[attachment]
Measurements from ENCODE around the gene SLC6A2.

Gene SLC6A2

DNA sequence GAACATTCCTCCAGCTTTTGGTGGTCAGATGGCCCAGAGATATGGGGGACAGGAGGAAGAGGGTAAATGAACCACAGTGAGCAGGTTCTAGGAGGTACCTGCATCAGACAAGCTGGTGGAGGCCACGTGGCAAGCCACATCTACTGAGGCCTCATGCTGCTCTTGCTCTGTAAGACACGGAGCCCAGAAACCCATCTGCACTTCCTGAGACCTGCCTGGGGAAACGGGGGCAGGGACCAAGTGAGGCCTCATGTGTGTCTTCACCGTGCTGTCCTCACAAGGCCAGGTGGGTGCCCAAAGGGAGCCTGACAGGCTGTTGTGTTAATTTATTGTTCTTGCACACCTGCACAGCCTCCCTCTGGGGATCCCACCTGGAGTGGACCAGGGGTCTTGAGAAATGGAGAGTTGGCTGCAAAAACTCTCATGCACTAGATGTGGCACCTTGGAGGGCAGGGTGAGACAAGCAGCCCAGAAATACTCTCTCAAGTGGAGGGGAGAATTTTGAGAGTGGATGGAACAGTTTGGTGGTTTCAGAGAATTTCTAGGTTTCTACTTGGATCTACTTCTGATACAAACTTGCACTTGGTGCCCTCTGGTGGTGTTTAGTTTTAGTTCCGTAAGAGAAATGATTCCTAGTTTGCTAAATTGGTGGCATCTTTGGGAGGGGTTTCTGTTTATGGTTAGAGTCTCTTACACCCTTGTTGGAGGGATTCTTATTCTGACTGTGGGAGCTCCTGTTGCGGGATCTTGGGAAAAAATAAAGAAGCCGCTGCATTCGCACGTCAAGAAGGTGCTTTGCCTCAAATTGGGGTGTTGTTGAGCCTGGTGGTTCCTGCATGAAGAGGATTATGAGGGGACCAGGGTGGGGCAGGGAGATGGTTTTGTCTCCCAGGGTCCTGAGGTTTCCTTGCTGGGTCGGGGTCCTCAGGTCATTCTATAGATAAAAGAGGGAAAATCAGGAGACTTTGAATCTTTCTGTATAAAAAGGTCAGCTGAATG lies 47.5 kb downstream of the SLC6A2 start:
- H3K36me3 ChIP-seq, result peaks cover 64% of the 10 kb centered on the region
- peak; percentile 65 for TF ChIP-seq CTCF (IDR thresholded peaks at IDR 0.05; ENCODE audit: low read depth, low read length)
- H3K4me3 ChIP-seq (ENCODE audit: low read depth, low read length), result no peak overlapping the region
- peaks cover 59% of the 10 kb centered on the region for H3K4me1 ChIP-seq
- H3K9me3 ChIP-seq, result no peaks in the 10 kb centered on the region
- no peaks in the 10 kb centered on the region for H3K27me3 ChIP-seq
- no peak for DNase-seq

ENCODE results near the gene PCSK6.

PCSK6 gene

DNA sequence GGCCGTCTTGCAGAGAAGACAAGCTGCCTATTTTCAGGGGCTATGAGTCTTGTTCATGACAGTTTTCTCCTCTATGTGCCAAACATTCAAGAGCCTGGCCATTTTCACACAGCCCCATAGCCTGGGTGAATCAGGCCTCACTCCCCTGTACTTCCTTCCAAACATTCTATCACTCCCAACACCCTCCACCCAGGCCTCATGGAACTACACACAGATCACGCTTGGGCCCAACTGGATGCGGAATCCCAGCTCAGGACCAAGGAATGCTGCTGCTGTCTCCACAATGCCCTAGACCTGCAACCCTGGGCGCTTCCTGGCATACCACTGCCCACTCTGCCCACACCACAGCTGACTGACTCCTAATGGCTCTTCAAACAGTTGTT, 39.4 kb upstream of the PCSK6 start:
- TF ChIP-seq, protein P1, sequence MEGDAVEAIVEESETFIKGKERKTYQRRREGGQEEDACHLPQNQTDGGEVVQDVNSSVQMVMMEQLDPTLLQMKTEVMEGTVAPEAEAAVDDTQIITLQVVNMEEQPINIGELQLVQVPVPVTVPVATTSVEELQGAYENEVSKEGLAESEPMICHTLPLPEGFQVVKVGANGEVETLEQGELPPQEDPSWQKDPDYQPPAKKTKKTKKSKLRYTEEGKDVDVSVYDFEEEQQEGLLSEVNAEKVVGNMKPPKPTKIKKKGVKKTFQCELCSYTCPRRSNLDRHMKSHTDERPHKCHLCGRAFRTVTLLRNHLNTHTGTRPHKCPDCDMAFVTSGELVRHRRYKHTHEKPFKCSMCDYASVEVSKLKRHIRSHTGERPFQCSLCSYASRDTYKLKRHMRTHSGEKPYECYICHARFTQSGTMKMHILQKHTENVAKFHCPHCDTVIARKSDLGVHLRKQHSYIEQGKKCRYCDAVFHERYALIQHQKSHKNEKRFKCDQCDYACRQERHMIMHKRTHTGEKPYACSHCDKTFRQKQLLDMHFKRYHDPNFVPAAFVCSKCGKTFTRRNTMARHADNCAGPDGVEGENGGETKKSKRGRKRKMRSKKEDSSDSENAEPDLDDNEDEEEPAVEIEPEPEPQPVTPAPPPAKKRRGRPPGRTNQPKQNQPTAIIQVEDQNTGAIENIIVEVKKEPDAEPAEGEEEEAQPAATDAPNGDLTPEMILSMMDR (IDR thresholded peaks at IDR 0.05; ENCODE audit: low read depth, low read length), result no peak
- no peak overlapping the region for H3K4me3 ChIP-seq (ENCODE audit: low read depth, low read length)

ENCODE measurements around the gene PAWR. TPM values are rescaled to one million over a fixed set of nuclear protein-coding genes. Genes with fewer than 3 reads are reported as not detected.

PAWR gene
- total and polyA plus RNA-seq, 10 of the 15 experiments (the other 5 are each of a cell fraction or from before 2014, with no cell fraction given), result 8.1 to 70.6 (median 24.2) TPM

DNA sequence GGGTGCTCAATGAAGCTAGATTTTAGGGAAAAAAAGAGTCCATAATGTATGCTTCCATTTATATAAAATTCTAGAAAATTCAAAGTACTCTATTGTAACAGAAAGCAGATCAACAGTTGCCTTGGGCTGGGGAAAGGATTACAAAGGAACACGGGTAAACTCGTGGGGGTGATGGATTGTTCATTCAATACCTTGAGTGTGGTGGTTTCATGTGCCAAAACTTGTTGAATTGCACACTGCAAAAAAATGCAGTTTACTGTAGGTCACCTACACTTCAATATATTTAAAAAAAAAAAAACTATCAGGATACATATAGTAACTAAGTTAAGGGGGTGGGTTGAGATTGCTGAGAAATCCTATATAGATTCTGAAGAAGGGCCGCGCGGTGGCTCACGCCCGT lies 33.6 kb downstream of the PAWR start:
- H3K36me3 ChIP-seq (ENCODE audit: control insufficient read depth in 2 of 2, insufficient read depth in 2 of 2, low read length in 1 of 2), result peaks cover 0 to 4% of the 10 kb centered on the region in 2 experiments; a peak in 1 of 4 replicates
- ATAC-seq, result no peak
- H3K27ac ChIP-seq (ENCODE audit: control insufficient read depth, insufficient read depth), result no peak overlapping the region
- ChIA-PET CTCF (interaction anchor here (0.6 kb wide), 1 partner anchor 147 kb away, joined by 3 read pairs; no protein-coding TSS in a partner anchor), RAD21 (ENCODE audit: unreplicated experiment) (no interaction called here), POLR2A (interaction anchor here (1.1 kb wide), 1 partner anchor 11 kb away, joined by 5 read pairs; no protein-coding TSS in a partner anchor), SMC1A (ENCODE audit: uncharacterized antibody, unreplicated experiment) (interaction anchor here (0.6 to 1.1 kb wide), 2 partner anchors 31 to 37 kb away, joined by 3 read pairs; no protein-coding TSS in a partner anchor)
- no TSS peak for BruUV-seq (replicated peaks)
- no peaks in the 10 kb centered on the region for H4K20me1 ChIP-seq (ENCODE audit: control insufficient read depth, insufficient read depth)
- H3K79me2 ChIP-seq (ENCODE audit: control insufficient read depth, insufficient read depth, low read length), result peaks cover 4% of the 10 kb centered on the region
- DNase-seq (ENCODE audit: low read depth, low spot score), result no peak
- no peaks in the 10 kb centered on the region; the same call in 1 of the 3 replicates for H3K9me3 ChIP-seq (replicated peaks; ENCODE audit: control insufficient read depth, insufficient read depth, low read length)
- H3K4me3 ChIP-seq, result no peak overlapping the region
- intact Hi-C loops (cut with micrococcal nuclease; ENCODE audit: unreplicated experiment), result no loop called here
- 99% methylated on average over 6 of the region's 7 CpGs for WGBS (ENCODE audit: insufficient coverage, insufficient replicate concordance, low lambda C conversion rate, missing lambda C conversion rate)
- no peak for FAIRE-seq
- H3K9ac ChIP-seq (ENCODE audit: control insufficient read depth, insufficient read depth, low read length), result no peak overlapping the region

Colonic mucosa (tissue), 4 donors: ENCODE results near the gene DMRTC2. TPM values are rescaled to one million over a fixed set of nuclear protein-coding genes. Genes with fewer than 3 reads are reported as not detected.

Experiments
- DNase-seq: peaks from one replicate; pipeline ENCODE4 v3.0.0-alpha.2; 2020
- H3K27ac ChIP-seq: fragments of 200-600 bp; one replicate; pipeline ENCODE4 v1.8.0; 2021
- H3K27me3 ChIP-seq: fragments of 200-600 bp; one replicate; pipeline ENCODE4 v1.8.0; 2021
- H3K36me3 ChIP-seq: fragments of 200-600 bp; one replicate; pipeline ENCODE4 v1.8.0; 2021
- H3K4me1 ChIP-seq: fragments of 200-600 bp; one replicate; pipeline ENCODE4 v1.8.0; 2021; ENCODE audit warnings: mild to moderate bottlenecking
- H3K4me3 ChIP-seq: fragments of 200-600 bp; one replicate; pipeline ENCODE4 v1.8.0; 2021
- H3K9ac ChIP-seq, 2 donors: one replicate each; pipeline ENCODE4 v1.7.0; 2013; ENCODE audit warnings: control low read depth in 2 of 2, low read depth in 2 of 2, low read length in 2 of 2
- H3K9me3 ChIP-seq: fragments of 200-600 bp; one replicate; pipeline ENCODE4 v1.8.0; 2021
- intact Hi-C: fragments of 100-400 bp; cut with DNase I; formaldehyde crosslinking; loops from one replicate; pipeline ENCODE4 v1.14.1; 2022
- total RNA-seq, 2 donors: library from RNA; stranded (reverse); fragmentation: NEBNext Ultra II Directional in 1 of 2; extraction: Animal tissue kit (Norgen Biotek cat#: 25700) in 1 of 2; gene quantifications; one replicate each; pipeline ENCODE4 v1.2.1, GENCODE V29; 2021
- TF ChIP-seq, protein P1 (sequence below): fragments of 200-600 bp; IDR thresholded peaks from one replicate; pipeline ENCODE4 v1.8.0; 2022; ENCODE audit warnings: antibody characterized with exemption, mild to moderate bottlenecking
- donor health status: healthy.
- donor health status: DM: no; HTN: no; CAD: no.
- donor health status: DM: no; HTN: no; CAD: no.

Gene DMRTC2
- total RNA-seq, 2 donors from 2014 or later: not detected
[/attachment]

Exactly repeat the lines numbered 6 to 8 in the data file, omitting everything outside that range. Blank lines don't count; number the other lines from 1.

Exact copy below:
- H3K4me3 ChIP-seq (ENCODE audit: low read depth, low read length), result no peak overlapping the region
- peaks cover 59% of the 10 kb centered on the region for H3K4me1 ChIP-seq
- H3K9me3 ChIP-seq, result no peaks in the 10 kb centered on the region